Residents of wellesley engaged in a debate over the issue of mansionization this past fall, culminating in the adoption of the town’s first real measure to regulate large houses. The debate was stimulating and emotional: the issue directly affects peoples’ homes, provoking strong feelings pro and con. Some members of the community feel that the proliferation of super-sized homes threatens to destroy the character of the town. Others feel that replacing older homes with large modern homes is essential to maintaining property values and protecting the town’s future. The long history of the controversy over mansionization in Wellesley also added to the emotion of the discussion. Wellesley Town Meeting had considered, and rejected, all meaningful measures to stem the growth of large houses since at least 1987, several times following very vigorous debate.
As chairman of the Wellesley Planning Board during the latest debate on mansionization, I heard both sides of the story. I had also read extensively on the issue in my private practice of law. Now that the new regulation is in place, it is worth saying a few words about what we have accomplished, and where things will go from here.
Traditional zoning is based on segregating compatible uses into geographic districts and on stipulating strict numerical controls over building dimensions. Regulation of houses in Wellesley was entirely based on traditional zoning until this fall.
It was clear from the history of the issue in Wellesley that the town would have to turn away from traditional zoning if it really wanted to get control of oversized houses. Simple numerical controls over building dimensions could not be expected to remedy concerns about mansionization. A case-by-case approach would be needed, one that is flexible enough to account for the innumerable variations in neighborhoods and individual lots in the community. Thus, the Planning Board proposed, and Wellesley Town Meeting adopted this fall, a flexible process for reviewing large homes. The process is selective. Only oversized homes, which exceed a threshold of livable area, will be subject to the review process. Owners or developers of oversized homes must submit their plans for Planning Board evaluation under specified standards spelled out in the Zoning Bylaw. Whether a design is suitable will be subject to judgment according to written standards. The purpose of the evaluation is to balance the competing interests of neighbors with those of owners and builders.
Such a process of reviewing individual house projects has never, at least in our area, been tried on the scale that Wellesley is attempting, or in such dense, traditional, inner suburban neighborhoods. Neighborhoods of smaller lots make up over 50 percent of Wellesley.
Several important lessons and issues for the future emerged from the vigorous public dialogue leading up to Town Meeting:
Modern housing trends are at odds with the tradition of a green and leafy suburb. Contemporary houses tend to be two and three times the size of homes that were built 25 years ago. This means that the houses themselves can overpower their environment, especially in dense neighborhoods. Front yards and rear yards, collectively, serve to create a park-like setting in a suburb, especially a thickly settled one. Oversized houses tend to break up the flow of contiguous back or front yards, and to shift the visual impact of a neighborhood away from trees, shrubs, and grass towards buildings, pavement, and cars.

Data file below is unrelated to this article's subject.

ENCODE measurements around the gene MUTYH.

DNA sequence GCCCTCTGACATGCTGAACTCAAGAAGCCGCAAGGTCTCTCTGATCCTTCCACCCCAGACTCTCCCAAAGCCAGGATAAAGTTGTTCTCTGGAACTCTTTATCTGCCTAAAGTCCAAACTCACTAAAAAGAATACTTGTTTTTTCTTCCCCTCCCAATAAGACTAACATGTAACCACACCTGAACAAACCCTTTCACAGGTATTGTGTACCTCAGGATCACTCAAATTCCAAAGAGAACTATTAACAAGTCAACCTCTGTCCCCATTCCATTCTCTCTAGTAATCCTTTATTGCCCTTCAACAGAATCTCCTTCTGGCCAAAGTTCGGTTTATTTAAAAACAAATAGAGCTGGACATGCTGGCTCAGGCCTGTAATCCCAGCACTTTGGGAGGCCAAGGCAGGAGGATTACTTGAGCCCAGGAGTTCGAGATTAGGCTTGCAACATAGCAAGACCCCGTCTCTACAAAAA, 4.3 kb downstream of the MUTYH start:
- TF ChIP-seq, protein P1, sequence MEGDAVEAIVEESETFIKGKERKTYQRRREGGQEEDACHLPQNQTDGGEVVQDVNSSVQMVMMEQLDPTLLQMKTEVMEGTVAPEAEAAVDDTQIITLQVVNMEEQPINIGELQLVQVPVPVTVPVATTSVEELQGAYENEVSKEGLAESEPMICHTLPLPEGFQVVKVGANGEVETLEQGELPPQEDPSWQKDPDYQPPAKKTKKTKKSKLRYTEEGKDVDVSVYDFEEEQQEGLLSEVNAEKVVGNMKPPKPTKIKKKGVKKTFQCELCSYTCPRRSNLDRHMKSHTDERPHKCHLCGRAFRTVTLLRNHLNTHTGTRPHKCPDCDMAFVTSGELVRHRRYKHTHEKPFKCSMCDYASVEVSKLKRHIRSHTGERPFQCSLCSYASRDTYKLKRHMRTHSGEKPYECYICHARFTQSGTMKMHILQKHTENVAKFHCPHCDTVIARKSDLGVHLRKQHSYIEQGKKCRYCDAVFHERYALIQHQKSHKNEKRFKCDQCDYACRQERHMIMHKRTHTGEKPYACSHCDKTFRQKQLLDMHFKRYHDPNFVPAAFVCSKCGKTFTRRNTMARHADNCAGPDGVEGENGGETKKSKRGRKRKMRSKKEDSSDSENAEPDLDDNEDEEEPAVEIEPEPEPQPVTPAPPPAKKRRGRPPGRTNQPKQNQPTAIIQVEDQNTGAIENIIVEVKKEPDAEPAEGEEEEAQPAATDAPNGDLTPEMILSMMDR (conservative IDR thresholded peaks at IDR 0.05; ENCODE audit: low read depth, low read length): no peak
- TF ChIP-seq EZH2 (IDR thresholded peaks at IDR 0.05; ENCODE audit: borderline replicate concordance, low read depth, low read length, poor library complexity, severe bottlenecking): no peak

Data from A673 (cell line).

Regulating the redevelopment of Wellesley raises different concerns from those that the town faced during most of the 20th century. Simple dimensional regulations may be adequate when tracts of houses are built on previously undeveloped land, as was the case when many of the existing homes in Wellesley were built. New home construction in Wellesley, today, usually means a teardown on one lot in an established neighborhood and construction of a replacement home. The key to successful regulation of redevelopment such as this is fitting a modern house into a neighborhood of older homes in a way that does not make the existing homes look out of place, or leave their owners feeling displaced. Our large house review process is a new kind of regulation and also a process for learning how to better manage redevelopment of single-residence neighborhoods.
Regulating single-family homes through a review process is going to involve a period of learning. Even with ten years of experience with comparable regulations in Weston, and eight years of experience in Lincoln, to look back on, the process is still new compared with other land use regulations. The town will have to gradually refine its collective sense of what essential characteristics Wellesley needs to protect in order to maintain its residential neighborhoods.
The public process must be managed in a way to maintain cordiality among neighbors. Heated debate about single-family homes can seriously detract from community spirit. The Planning Board and residents will have to conduct themselves so that the process centers on a civil dialogue. The success of Wellesley’s large house review regulation will require leadership from town boards, and a willingness to learn on the part of all who participate.
As chairman of the Wellesley Planning Board, and a resident, I look forward to the large house review that was just implemented in January. This will be the beginning of a new kind of dialogue in town, which I hope will lead to the enhancement of the beautiful community that Wellesley already is, and an opportunity to build new connections among members of the community.